Approximately 25 percent of all patients he saw during his tour of duty in Iraq had dermatologic complaints, noted Douglas J. Pugliese, MD, MPH, now an assistant professor of clinical dermatology at the University of Pennsylvania’s Perelman School of Medicine. He treated a lot of fungal and bacterial skin infections. They were almost always methicillin-resistant Staphylococcus aureus (MRSA) infections, he said. This limited the type of antibiotics that could be given as the more effective ones can cause phototoxicity not a good side effect for individuals deployed in the sunny desert. Heat rashes occurred especially during the summer months when the temperature soared to 115 degrees. The 70 pounds of protective gear worn by the Marines and soldiers didn’t help the situation, but it did save lives, he noted. Dr. Pugliese also had to consider cutaneous leishmaniasis whenever a wound or ulcer did not heal, as the disease is endemic to Iraq because it is transmitted by sand flies. “Especially earlier in the war, soldiers and Marines were sleeping in blown-out buildings where they would get bitten,” he said. Wounds from penetrating injuries often resulted in acinetobacter infections because the soil and water were contaminated with the gram negative bacteria. In parts of northern Iraq and Afghanistan, malaria was a big concern.

Dr. Pugliese was not yet a dermatologist when he was deployed in Fallujah. Consequently, he used teledermatology to consult with the dermatologist at the combat support hospital in Baghdad. Emailing pictures for a teleconsultation was much safer than sending a solder or Marine in a helicopter to Baghdad. Using a vehicle to transport them was even more dangerous because of explosive devices. It also keeps them from having to come out of the field. Dr. Pugliese was able to manage most dermatologic cases with guidance from the dermatologist. Patients requiring a biopsy, however, had to go to the Army hospital in Germany because he lacked pathology capabilities. (Soldiers in Afghanistan today can be biopsied in-country and have their specimens sent to Germany to be read.)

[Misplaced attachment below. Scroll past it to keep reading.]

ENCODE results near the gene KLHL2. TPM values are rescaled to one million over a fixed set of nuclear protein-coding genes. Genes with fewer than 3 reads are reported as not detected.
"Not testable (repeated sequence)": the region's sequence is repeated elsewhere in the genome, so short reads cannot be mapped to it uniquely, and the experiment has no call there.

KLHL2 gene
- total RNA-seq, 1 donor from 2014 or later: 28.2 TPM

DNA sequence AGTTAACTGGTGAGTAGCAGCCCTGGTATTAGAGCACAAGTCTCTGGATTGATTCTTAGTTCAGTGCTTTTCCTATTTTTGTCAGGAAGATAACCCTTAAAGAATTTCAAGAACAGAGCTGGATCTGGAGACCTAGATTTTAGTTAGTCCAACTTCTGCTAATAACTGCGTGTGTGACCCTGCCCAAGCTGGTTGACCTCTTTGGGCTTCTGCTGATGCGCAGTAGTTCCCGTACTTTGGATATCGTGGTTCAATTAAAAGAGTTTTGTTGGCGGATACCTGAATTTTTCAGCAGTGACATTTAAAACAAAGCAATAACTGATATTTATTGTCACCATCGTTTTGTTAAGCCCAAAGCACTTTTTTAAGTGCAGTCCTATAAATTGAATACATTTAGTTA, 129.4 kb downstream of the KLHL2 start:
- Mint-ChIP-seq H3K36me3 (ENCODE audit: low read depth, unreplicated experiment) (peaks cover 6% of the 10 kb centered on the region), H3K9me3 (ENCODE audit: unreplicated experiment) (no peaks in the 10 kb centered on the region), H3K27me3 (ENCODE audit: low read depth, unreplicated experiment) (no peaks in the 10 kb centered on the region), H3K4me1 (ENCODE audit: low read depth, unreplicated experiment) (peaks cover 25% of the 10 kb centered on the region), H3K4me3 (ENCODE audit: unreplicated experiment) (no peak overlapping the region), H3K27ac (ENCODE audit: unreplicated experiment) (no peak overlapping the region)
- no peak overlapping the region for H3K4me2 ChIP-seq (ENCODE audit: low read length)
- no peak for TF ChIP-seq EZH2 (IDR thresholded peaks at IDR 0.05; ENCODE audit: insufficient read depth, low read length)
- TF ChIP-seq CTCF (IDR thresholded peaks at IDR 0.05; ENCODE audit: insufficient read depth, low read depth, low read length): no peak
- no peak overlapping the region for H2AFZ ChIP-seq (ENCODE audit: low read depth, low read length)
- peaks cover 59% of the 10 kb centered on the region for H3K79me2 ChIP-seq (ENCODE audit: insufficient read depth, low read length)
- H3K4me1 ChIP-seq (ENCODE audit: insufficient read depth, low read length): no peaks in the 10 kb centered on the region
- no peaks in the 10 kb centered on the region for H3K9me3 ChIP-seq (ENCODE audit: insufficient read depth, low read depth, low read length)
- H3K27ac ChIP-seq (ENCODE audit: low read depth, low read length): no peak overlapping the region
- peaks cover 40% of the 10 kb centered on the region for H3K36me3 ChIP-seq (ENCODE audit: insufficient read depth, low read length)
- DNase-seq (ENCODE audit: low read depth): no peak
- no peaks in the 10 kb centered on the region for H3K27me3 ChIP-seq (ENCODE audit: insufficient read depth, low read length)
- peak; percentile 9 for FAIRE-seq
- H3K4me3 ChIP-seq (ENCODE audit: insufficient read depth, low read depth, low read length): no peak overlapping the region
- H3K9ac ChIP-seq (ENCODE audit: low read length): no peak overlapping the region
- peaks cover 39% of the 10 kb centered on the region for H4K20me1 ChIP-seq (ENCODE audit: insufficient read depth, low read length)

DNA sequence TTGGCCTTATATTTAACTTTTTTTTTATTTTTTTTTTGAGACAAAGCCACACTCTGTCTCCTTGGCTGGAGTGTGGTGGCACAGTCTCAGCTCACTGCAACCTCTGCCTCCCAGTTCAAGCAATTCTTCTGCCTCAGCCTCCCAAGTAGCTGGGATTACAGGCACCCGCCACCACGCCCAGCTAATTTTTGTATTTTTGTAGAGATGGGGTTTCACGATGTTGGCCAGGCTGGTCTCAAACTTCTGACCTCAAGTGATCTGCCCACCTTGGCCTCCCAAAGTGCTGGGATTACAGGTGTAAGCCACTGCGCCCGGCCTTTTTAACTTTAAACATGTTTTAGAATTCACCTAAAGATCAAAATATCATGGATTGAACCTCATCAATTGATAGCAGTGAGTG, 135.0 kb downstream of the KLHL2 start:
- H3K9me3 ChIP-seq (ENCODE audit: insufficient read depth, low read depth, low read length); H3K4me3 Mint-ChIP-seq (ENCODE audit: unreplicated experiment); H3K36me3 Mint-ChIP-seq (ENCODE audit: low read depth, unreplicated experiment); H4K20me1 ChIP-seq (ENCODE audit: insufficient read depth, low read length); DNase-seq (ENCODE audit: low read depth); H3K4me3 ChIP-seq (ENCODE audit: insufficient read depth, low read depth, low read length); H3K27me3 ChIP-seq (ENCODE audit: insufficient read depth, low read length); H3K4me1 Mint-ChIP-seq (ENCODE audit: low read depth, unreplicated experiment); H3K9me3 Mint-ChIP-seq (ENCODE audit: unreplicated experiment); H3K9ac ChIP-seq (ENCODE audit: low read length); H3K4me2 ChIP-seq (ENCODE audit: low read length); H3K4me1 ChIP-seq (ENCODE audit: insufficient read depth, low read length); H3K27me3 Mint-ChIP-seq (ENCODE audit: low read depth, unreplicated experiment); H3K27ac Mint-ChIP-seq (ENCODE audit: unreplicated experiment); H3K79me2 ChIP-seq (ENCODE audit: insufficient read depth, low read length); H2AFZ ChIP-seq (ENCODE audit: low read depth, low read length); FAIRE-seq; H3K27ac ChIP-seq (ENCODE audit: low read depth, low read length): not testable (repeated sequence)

After the buildup in Iraq and Afghanistan, most soldiers and Marines had the ability to shower once a week, which significantly reduced the number and morbidity of skin infections, he said. Having facilities in which to sleep reduced the incidence of cutaneous leishmaniasis, as well. In addition, the use of clothing made of dry weave material kept Marines and soldiers dry in a moist environment. Boots designed to perform better in the desert reduced blistering and other skin problems on the feet.

To learn more about more about how better armor protects soldiers, see the online-only slideshow.



Treating military personnel on the front lines